When choosing a new camcorder, one of the most important decisions to make is the type of storage media that will record your movies. Deciding on a storage medium early in the process will significantly reduce the total number of camcorders you need to consider, this will make later feature-based decisions easier. We'll review the types of recording medium available and provide recommendations based on expected usage.
== Tape Camcorders == While it's not the newest technology, tape provides the highest grade recordings for camcorders. When recording to tape, the image is subjected to a minimal amount of compression so the video recording preserves the highest possible image quality. In addition to providing high quality images, tape-based camcorders also tend to be more cost effective than camcorders that record to other recording mediums.
On the negative side, tapes are limited in how much can be recorded on them to somewhere in the area of 60 - 90 minutes. However the tapes themselves are fairly inexpensive to get, so carrying backup tapes is typically not a problem. An additional issue with tape-based camcorders is that to get your movie onto a DVD (which is the preferred format for distribution with others), you first need to download from your camcorder to your computer. The downloading transfer happens in real time. So if you need to download a 90-minute movie to your computer, it'll actually take 90 minutes.
You also cannot accomplish any sort of editing (other than backing over the tape and recording over it again); any editing that you are going to do needs to take place on your computer. Tape-based camcorders are best suited for two sorts of users: the person on a budget, and people who want high quality recordings. == Hard-Drive Camcorders == Camcorders that use hard disk drives (HDDs) tend to supply the longest possible recording lengths. With normal amounts of compression, you can often get as much as 10 hours of recording time on an HDD camcorder.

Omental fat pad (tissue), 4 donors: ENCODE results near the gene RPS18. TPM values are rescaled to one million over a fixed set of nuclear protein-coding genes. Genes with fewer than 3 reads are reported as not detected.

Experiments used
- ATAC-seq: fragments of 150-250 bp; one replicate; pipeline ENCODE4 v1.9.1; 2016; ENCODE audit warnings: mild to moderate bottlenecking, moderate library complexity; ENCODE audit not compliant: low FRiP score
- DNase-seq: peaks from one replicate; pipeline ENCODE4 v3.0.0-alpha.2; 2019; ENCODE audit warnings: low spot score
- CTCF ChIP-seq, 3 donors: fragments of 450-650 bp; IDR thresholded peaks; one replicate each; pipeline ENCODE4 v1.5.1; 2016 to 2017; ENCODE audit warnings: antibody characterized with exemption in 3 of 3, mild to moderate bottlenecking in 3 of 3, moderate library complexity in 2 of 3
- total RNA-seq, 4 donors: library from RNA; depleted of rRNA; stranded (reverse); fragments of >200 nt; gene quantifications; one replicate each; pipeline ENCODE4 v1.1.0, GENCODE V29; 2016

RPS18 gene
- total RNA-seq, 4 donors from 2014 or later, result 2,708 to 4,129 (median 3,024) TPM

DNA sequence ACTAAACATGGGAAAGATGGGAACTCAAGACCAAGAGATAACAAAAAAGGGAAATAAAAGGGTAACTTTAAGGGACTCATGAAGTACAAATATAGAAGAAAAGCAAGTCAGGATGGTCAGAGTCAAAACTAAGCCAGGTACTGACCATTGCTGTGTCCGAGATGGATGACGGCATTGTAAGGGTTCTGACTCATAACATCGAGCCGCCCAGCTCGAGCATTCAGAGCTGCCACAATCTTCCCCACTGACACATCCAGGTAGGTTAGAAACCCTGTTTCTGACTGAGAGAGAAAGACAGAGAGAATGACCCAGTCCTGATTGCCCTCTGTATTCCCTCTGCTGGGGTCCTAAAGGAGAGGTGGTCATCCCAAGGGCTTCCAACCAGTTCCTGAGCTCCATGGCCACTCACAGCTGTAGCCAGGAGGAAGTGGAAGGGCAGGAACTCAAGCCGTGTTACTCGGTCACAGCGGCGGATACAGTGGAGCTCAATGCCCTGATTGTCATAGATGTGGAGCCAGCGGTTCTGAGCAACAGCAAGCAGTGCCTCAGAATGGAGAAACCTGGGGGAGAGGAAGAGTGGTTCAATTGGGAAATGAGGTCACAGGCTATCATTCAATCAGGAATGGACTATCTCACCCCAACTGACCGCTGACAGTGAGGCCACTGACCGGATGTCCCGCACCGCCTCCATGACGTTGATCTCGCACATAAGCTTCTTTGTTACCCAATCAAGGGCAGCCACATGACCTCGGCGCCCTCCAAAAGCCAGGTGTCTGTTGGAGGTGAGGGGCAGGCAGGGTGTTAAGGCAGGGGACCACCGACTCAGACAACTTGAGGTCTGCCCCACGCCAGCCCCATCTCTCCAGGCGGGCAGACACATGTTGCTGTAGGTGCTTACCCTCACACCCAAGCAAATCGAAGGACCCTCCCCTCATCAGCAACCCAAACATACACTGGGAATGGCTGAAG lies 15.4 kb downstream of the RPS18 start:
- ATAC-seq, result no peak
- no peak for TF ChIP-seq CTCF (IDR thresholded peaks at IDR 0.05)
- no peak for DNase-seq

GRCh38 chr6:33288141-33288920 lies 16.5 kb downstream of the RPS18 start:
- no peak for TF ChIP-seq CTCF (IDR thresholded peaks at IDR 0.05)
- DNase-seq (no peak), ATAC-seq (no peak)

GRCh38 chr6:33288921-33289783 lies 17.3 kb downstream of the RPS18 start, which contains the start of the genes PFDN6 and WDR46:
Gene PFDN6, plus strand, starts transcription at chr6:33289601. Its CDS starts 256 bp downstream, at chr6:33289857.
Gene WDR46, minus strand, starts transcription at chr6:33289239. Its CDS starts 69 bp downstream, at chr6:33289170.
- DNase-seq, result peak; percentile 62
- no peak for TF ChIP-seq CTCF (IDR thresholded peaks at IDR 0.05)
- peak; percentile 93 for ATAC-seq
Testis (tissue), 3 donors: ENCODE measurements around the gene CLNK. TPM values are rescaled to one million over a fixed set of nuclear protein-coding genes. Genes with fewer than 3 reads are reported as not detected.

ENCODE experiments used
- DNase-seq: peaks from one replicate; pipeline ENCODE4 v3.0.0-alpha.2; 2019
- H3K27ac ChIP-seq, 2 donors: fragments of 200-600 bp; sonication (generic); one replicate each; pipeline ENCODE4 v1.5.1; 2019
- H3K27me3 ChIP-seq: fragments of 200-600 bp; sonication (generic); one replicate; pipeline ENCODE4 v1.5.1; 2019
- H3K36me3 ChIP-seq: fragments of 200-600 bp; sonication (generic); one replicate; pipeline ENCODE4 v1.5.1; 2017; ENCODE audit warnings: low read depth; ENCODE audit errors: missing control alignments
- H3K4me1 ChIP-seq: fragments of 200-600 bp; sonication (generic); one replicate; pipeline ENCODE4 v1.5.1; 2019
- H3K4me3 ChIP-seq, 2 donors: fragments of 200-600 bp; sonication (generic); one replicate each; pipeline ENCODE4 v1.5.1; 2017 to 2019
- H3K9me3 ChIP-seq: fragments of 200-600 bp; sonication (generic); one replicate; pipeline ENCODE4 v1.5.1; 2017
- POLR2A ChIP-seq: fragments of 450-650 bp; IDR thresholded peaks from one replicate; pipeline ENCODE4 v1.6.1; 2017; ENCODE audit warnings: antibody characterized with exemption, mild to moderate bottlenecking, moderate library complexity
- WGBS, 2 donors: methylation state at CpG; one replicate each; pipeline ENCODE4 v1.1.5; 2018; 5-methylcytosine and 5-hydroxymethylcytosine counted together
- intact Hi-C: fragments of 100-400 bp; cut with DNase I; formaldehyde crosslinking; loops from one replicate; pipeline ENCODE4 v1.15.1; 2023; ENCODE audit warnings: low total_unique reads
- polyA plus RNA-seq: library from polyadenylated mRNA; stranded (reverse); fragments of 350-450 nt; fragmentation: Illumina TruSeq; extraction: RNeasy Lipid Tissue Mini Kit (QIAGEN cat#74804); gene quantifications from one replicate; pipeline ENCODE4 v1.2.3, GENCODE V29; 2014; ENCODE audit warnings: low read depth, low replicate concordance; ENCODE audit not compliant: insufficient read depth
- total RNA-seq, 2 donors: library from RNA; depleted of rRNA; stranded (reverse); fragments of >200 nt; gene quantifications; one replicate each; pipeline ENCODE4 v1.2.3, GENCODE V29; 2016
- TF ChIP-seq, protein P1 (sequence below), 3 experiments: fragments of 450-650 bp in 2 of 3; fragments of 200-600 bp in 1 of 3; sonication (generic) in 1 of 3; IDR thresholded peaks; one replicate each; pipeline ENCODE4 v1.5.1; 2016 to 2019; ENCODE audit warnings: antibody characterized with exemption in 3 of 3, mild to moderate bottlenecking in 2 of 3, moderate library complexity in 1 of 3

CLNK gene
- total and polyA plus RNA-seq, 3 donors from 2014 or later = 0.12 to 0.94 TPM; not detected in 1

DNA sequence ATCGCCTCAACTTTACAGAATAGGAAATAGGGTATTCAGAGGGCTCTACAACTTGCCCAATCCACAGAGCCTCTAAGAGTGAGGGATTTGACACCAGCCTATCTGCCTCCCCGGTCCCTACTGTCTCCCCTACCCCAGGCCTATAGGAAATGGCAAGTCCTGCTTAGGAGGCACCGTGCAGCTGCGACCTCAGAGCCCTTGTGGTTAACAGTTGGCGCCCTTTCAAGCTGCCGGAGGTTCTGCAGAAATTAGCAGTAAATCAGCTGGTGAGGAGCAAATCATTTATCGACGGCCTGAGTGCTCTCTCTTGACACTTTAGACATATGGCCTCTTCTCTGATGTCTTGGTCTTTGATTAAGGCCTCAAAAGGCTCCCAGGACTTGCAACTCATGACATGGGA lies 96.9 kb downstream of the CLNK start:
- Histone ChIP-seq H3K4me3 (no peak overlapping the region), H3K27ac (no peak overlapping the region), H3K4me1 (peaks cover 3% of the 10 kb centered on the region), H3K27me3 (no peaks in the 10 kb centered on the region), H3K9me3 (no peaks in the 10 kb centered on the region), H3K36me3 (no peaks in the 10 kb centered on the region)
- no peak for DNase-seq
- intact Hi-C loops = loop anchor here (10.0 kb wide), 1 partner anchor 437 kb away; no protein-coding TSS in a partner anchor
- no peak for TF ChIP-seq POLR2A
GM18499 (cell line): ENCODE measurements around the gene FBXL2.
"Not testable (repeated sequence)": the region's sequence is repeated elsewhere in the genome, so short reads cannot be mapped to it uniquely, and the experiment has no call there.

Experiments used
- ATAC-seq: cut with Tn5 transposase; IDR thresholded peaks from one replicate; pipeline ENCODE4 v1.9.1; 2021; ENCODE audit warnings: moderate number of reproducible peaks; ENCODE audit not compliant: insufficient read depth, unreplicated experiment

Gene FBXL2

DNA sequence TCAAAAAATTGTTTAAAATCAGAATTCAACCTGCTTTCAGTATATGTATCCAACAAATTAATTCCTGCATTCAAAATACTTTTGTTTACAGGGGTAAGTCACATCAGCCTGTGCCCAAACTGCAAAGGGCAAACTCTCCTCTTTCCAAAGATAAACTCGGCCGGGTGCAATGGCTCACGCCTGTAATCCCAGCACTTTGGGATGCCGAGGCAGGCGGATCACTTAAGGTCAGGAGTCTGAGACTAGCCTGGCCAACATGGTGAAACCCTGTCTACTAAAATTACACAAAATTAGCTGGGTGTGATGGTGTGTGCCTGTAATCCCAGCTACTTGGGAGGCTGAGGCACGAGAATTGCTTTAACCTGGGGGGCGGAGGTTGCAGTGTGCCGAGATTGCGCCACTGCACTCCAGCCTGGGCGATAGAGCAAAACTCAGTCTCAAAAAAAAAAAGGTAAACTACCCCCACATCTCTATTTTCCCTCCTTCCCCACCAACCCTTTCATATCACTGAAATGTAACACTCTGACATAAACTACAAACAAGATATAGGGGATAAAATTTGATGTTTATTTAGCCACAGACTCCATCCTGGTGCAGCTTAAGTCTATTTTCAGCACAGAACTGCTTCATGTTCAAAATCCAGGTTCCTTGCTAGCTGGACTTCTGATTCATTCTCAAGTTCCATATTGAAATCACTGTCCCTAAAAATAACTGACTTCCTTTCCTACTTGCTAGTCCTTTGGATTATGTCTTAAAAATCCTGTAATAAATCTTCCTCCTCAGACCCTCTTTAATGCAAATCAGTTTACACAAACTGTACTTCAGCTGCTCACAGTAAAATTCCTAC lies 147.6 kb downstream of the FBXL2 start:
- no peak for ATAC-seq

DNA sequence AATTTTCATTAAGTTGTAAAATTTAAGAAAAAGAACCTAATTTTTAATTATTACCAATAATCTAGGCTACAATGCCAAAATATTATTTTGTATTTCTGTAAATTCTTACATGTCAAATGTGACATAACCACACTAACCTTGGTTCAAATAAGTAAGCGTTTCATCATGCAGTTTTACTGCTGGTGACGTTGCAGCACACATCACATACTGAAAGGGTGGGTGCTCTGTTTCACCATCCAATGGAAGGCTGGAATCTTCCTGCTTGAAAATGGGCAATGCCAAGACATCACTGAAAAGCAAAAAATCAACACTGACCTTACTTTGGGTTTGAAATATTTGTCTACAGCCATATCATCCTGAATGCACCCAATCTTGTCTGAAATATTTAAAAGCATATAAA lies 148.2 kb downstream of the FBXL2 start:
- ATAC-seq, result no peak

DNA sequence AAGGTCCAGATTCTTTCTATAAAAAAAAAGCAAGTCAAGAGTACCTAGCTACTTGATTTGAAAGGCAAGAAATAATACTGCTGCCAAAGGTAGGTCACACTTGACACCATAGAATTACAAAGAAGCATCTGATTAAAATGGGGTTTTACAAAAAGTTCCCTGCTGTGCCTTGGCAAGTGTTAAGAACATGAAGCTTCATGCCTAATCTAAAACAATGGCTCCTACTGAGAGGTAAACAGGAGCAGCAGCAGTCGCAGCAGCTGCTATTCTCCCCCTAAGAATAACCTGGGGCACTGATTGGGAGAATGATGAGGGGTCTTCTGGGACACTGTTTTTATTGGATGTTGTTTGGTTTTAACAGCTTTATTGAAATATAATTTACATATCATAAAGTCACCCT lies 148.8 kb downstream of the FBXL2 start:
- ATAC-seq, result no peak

With an HDD camcorder, you never need to buy additional tapes. Depending on the specific model, you can edit your video footage right on the camcorder itself. And when it comes time to transfer your movies to your computer, the download rate will be substantially faster than when transferring recordings from a tape-based camcorder. The primary knock against with HDD camcorders is that the recordings are most often highly compressed and this results in reduced image quality.
HDDs themselves are also comparatively high on power consumption and can be ruined from drops or environmental extremes (as can any camcorder itself). But if you break a tape-based camcorder, while the camera may be dead, you still have the tape. In the case of an HDD-based camcorder, if the camcorder is ruined, you will probably not be able to get your existing movie off the camcorder.
HDD camcorders are extremely versatile and they are chiefly intended for the home user. == DVD camcorders == Camcorders that record directly to a DVD as their recording media are a nice choice for people who desire a recording format that is widely playable and for folks without a computer. There's nothing easier than filming a movie on your camcorder and popping the result right into the DVD player at Grandma's house. The primary negative for DVD camcorders is the recording time and the image quality. The amount of recording time available depends on the type of compression employed, but for the best recording quality settings, you can expect to get only get 20 - 30 minutes per DVD. If you reduce the quality of the compression you can get longer recording times, but then your image quality is reduced.
DVD camcorders are an excellent choice for folks without computers since there is no need to transfer the video off of the camera; it comes off straightaway on the DVD. If you have a computer, and it's a model that you do not think can handle the higher demands of video transfer and editing, a DVD camcorder may also be a good selection for you. == Flash Camcorders == As advances continue to be made in the field of flash memory, flash-based camcorders are becoming increasingly prevalent. Solid-state flash takes up very little space and is comparatively low-power, so camcorders with flash memory as a storage media are usually smaller and lighter than other camcorder models. They also tend to be more durable and are able to soak up abuse such as drops. Like many other models, flash-based camcorders require that their recordings uploaded to a computer before the video can be put onto a DVD, but the download is usually very quick for most models.
As with other non-tape based camcorders, there may be trade-offs around recording quality and compression. Also, based on the amount of the flash memory available, there may issues around the amount of the recording time. If you are seeking the lightest and smallest camcorder on the market, a flash-based camcorder is probably your best way to go.
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